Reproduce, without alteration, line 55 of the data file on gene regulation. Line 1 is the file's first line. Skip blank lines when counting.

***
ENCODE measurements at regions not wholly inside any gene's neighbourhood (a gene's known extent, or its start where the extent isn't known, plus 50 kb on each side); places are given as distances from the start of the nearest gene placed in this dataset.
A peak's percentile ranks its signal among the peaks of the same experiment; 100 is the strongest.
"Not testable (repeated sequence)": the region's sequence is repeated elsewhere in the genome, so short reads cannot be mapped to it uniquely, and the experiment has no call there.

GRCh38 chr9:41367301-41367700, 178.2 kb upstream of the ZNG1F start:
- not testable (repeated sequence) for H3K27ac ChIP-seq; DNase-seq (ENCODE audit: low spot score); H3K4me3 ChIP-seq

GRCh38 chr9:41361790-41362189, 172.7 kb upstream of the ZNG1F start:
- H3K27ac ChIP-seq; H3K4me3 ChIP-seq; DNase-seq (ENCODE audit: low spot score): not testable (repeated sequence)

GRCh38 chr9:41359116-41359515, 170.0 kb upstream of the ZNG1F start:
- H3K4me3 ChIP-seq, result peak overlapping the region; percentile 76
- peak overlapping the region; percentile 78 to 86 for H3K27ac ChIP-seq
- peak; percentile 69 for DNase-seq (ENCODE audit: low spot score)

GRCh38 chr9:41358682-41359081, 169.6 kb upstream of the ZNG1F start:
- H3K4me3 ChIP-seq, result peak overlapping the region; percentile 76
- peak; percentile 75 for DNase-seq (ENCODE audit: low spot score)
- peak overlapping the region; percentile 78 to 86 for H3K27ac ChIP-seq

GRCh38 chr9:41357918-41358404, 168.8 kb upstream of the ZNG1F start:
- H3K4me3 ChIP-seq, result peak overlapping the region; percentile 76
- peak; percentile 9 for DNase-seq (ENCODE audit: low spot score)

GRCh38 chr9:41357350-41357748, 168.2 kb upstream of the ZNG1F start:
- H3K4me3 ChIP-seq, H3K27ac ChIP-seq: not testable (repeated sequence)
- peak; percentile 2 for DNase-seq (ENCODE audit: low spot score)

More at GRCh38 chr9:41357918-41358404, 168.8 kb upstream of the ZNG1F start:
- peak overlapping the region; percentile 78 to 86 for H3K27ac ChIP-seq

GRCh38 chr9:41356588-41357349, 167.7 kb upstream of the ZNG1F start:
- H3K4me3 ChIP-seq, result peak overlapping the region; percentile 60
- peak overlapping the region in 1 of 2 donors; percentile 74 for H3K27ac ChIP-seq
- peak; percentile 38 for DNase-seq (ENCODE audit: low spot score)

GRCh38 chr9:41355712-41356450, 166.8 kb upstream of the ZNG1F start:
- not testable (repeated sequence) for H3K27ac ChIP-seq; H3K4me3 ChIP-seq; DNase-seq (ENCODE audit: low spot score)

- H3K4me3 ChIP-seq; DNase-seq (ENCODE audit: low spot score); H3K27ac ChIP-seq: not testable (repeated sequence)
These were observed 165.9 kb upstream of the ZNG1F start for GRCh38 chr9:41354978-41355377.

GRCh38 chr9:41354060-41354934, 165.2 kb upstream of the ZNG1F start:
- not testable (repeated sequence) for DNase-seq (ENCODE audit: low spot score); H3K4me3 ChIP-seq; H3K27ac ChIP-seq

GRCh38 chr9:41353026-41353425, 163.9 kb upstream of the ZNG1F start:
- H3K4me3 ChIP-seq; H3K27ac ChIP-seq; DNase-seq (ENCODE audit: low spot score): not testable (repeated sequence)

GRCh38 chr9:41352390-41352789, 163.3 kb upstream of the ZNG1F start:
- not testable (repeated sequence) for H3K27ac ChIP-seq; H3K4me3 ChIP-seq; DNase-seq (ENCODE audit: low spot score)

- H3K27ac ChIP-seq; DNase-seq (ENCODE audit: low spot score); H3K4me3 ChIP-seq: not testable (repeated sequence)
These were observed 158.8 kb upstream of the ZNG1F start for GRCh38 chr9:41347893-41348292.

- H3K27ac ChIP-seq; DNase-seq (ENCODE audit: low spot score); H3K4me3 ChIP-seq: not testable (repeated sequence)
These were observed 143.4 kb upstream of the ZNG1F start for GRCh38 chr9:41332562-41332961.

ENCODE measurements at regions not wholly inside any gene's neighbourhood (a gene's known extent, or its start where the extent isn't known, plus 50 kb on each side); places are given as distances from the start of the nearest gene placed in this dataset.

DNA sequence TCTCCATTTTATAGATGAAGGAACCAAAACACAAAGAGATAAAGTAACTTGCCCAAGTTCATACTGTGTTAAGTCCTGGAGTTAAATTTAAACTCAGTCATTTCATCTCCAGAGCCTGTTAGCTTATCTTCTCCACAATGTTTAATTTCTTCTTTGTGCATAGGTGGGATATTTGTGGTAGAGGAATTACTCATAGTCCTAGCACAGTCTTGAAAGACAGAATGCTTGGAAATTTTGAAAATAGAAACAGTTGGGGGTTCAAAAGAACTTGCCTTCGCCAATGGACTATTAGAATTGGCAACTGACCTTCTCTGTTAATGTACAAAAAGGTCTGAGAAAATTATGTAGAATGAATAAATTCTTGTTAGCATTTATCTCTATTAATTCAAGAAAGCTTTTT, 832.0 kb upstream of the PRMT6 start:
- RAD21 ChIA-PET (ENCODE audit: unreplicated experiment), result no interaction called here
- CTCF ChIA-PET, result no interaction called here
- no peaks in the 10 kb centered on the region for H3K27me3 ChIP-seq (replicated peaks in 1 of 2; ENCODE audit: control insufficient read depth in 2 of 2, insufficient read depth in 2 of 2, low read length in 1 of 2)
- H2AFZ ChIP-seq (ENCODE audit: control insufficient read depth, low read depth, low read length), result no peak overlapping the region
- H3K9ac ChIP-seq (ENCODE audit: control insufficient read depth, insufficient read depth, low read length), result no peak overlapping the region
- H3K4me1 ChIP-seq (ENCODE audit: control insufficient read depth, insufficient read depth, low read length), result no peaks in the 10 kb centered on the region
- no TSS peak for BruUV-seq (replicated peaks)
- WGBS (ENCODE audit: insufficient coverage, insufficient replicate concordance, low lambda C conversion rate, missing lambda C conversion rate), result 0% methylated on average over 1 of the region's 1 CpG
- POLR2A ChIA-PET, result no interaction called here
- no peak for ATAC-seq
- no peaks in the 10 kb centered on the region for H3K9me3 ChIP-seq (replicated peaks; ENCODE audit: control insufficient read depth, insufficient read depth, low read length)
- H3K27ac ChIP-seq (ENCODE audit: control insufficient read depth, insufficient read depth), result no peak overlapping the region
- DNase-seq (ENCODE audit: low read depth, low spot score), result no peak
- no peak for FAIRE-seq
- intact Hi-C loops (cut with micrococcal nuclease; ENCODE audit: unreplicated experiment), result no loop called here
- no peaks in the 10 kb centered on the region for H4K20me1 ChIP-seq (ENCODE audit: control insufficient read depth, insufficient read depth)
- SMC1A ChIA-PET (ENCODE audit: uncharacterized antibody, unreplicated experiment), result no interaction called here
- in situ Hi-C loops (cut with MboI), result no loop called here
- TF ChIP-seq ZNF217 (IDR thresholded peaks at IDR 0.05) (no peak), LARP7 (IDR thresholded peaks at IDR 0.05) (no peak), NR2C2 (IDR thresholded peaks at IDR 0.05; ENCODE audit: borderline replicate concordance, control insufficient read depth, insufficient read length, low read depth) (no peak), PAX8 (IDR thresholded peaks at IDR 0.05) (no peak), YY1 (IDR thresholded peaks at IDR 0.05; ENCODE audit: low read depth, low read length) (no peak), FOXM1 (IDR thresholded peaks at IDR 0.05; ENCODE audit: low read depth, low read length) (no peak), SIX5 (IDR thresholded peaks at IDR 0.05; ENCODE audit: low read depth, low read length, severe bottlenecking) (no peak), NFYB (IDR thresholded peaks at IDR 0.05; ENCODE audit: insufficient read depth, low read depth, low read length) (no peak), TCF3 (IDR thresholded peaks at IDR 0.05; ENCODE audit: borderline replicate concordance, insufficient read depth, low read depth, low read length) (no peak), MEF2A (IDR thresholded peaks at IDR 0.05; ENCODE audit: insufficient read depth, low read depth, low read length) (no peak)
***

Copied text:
- H3K27ac ChIP-seq (ENCODE audit: control insufficient read depth, insufficient read depth), result no peak overlapping the region